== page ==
There appears to be no moral aspect to Bateman’s camouflage. His secretary, Jean, bewilders him toward the novel’s close by commenting on his kindness and gentleness, but she’s so infatuated with her boss that it’s very likely that she’s completely imagined any displays of these characteristics; we certainly never see Bateman demonstrate them toward her in the text. Indeed, it’s part of the horror of American Psycho that Bateman doesn’t need a moral person suit—in their own way, his colleagues and contemporaries are all just as empty and soulless as he is, his confessions to murders and executions misheard as “mergers and acquisitions” and his public misdeeds hailed as riotous jokes. Bateman’s own recognition of this utter lack of inner or outer moral coherence is worth quoting at length:

There is an idea of a Patrick Bateman, some kind of abstraction, but there is no real me, only an entity, something illusory, and though I can hide my cold gaze and you can shake my hand and feel flesh gripping yours and maybe you can even sense our lifestyles are comparable: I simply am not there. It is hard for me to make sense on any given level. Myself is fabricated, an aberration. I am a noncontingent human being. My personality is sketchy, and unformed, my heartlessness goes deep and is persistent. My consciousness, my pity, my hopes disappeared a long time ago (probably at Harvard) if they ever existed. There are no more barriers to cross. All I have in common with the uncontrollable and the insane, the vicious and the evil, all the mayhem I have caused, and my utter indifference toward it, I have now surpassed.

Much like his literal suits, Bateman’s person suit is a patchwork, incoherent and paper-thin. The true nightmare of his world is that he isn’t special in this regard—everyone is dressed in precisely the same fashion.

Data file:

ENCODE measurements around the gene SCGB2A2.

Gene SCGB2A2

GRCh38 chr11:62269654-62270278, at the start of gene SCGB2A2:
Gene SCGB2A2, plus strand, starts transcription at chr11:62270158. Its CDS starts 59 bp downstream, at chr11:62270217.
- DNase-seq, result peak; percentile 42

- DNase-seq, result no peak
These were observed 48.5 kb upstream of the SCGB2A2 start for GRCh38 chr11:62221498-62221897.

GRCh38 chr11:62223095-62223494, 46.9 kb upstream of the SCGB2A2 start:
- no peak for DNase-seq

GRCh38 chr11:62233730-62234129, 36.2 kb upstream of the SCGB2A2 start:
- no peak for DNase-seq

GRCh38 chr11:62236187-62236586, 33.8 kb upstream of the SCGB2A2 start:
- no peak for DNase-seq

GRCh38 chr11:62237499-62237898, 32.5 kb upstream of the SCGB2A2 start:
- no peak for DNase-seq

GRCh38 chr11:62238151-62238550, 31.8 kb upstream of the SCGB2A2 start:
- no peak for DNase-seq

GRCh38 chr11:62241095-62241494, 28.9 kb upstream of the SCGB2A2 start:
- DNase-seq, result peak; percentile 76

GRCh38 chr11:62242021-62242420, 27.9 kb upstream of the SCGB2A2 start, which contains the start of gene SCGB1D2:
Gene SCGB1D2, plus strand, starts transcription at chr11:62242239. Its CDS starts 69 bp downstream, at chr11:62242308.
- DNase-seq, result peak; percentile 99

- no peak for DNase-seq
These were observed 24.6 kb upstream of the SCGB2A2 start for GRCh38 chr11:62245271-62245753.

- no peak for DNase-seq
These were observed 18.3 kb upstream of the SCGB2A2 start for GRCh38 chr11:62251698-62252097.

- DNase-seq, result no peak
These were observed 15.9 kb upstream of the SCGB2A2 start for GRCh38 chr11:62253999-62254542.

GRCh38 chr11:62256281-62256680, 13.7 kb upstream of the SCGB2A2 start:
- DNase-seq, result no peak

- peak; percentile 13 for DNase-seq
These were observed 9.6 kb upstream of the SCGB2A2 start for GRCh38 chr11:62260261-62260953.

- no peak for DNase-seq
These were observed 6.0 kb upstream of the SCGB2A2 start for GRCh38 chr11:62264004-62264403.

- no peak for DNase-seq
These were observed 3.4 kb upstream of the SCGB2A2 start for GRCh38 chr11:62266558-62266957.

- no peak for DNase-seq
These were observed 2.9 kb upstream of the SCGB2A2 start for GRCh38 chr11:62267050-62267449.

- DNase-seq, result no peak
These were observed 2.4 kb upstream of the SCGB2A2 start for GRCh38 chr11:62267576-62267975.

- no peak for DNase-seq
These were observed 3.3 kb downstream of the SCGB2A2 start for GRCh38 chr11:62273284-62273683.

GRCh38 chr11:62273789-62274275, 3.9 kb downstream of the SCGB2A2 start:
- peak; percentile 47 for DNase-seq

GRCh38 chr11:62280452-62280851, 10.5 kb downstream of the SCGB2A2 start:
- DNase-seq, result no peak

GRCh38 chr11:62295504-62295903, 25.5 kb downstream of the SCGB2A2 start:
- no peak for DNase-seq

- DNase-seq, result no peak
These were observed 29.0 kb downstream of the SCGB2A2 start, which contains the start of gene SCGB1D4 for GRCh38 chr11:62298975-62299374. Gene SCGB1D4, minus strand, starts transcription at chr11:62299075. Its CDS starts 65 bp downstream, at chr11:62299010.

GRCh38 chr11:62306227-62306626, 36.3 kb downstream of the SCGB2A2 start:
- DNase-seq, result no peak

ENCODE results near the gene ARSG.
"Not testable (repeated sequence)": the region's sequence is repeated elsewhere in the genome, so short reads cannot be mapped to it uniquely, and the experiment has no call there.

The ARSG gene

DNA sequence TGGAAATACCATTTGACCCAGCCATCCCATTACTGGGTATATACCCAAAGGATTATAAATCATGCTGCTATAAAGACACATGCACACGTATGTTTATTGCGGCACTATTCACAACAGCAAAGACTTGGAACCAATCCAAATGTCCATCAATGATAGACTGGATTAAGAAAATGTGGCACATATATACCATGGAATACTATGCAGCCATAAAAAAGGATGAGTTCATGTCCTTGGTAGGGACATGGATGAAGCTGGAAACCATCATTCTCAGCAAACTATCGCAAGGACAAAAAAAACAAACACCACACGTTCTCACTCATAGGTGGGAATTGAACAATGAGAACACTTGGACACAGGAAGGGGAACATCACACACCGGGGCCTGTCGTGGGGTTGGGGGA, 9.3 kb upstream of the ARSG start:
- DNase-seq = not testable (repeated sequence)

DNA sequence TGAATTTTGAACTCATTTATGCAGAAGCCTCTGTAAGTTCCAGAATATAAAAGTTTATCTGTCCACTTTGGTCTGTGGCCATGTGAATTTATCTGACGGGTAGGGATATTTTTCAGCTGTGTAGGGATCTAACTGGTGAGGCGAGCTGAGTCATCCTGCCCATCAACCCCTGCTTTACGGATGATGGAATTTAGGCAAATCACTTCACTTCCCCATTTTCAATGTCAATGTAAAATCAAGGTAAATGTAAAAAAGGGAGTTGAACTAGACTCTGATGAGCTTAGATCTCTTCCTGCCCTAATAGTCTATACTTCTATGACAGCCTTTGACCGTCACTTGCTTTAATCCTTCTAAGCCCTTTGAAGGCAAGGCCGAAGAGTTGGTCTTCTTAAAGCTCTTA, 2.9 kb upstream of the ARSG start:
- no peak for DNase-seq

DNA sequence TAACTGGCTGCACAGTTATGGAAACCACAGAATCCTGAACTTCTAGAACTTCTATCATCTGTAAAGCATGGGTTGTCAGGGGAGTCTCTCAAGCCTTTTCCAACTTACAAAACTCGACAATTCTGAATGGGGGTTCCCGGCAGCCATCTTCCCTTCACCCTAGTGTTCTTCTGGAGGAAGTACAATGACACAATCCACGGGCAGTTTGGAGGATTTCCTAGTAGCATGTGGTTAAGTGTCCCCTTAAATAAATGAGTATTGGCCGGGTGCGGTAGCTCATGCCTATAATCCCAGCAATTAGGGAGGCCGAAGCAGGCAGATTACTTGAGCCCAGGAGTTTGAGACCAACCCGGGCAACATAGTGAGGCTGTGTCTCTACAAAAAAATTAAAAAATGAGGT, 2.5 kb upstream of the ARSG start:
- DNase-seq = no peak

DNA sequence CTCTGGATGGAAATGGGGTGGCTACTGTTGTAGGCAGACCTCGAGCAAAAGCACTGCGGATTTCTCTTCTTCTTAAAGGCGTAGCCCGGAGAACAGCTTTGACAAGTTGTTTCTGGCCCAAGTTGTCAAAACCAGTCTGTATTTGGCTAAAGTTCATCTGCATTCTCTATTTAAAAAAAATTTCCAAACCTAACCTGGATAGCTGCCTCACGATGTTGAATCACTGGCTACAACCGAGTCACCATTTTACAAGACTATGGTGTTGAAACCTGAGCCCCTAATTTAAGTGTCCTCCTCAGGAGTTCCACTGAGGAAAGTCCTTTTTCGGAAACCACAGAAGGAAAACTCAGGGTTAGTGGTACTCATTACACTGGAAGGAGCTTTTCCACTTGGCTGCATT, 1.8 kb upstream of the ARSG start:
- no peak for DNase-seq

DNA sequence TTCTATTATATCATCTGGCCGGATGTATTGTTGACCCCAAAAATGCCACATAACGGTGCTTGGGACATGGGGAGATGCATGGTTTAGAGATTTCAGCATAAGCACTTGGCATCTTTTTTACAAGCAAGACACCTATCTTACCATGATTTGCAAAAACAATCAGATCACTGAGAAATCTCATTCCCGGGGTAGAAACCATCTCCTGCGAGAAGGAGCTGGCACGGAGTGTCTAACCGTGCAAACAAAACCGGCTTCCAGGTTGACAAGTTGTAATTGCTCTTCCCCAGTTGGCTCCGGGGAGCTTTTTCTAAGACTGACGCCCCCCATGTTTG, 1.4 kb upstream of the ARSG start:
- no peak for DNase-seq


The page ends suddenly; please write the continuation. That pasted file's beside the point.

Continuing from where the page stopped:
giphyIn his image

There is a unity of self to Hannibal Lecter that stands at complete odds with the fragmented, illusory nature of Patrick Bateman’s identity (though there’s room for both of them in the world of Hannibal—Lecter strongly considers himself to be a unified being, but then he also considers himself superhuman; were he aware of American Psycho he would say Bateman can’t grasp his self because, being merely human, he really doesn’t have one). This applies even to the false self he wears to fool the world. His person suit is not so much a secret identity as a lesser identity; Hannibal is his person suit, only moreso.

It is worth noting that Hannibal almost never passes moral judgment on anyone while in the guise of his person suit, even the killers whom he and Will help the FBI to catch. It would be easy to do so—a few comments here and there about the brutality and evil of the minds that could wreak such depravities on the world—but Hannibal is too honest about himself and his worldview, even in a time of hiding, to allow himself such an easy way into the FBI’s good graces. Rather, he actively risks exposing his lack of humanity almost constantly, commenting on his fellow killers and their victims in ways that are morally disinterested to the point of callousness. “I’m your friend, Will,” he says at one point. “I don’t care about the lives you save; I care about your life.”

This line brings up another way in which Hannibal’s person suit is a reflection of his true self: he does not lie when he says he cares. Hannibal is a psychiatrist. As Phil Sandifer has pointed out in the past, this detail is of no major import in Thomas Harris’ original novels—the author simply needed a convincing excuse to give Hannibal an uncanny sense for human behavior in order for him to assist Will and Clarice in their manhunts. In Hannibal, however, it’s one of the absolute defining traits of his character. There are those humans who are too beneath the good doctor to warrant attention; they are pigs, and they will end up at his table. But then there are those like Will, or Francis Dolarhyde, or Margot Verger, people whom Hannibal genuinely wants to see become their best selves. He cannot openly admit, whilst wearing his person suit, what he considers these best selves to be, but his compassion for certain friends and patients is not simply manufactured. It is part of who he is.